Understanding trauma and helping it to release through the body is a fundamental skill. Modern neuroscience research now shows the way in which the body ‘remembers’ past traumas. Painful or difficult experiences can trigger a shock response which remains frozen in the body. Whilst trauma theory often emphasises shocking events, it can also explain long-term chronic developmental difficulties. As therapists, we don’t need to go looking for trauma – it will surface sooner or later. We need to welcome it as an important aid to process, and give the body space and time to tell its story directly.
This isn't a 'trauma training'. We will be looking at how early attachment forms a somatic imprint which shows itself in the way we hold ourselves, move, and make contact. It's a way into therapeutic process which gets straight to the heart of early wounding. Topics include:
The trauma model as a basis for therapeutic process
Shock trauma and developmental trauma
How to spot trauma and work with it
Mindfulness and tracking sensation
Hyper- and Hypo-arousal, and self-regulation
Dealing with overwhelm
The Bodylistening training programme costs £580. Early registration discount (before December 1st) £550. Refreshments and course materials included. Payment by installments can be agreed in case of difficulty.
Location: Mankind,1 Brunswick Rd, Hove BN3 1DG
Dates: Saturday and Sunday, Jan 18/19, Feb 22/23, April 4/5, May 9/10
Times: 10.30am - 6pm Saturday, 10.30am - 5pm Sunday
Application: Places are limited. To apply for a place on the course, please write with information about yourself:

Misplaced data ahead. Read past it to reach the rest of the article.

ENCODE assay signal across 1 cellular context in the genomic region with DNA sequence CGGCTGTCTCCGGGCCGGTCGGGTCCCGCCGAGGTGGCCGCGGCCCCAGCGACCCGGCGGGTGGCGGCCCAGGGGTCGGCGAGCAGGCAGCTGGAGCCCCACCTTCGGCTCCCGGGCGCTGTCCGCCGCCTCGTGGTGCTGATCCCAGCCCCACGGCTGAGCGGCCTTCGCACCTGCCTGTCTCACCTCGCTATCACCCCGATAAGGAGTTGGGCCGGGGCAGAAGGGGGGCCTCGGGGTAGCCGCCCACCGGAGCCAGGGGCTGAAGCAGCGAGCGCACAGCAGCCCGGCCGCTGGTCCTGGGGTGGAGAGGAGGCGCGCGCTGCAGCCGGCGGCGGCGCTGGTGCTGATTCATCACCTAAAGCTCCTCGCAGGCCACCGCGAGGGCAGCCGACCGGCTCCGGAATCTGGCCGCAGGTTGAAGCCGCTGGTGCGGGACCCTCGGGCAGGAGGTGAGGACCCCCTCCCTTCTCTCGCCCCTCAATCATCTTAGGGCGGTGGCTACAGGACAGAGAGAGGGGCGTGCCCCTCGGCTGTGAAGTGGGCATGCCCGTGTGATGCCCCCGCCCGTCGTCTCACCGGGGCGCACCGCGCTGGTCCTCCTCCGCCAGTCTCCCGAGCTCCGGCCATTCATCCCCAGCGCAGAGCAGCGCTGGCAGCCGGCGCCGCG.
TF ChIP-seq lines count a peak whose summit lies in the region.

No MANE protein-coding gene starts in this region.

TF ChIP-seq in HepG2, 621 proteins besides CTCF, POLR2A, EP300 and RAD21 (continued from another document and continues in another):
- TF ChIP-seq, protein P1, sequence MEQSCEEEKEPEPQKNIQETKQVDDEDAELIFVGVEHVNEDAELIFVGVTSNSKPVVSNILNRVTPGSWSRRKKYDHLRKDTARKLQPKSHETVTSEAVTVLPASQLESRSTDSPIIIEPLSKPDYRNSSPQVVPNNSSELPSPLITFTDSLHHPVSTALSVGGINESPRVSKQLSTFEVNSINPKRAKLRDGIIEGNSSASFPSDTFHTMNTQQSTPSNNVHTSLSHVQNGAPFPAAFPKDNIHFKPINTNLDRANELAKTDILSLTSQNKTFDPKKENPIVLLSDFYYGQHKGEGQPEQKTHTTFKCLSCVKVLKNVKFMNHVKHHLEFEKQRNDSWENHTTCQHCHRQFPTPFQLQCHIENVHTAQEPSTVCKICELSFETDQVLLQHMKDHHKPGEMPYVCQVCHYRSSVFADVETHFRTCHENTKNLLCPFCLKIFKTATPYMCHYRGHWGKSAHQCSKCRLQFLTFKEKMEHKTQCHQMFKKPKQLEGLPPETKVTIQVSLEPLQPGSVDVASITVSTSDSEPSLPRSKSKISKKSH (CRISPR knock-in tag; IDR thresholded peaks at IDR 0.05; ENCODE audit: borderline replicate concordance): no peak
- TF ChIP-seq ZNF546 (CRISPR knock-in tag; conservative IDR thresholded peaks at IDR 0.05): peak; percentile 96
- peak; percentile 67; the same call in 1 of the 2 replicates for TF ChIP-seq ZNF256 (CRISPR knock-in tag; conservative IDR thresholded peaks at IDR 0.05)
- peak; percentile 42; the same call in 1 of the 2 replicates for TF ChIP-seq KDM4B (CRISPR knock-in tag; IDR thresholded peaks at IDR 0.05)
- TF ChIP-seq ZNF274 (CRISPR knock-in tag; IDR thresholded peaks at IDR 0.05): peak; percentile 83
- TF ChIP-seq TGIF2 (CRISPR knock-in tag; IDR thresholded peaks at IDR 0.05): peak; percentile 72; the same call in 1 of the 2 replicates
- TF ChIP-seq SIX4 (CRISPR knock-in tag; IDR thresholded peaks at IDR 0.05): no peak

- what you do;
- a brief 'body history' and any experience of therapy;
- your reasons for applying, and what you hope to gain from the course;
- your reaction to the prospect of working in a group, sharing potentially difficult personal material;
- any concerns you might have about the course;
- your contact details, including a phone number where I can follow up any queries.
This can be emailed to: email@example.com
If we haven't worked together before, I require an interview - so you can meet me, ask any questions and decide if you would like to work with me, and so I can meet you face-to-face. A phone interview or Skype is also an option. If you would prefer to do this before submitting a full application, that's fine.
Further development: on completion of the course participants will be given a BSET Certificate in Fundamentals of Bodylistening. For anyone moving towards body-centred practice, the Certificate is designed to serve as an introduction to more advanced practitioner-focused trainings.
I would welcome any questions, either by email firstname.lastname@example.org or telephone: 01273 271408.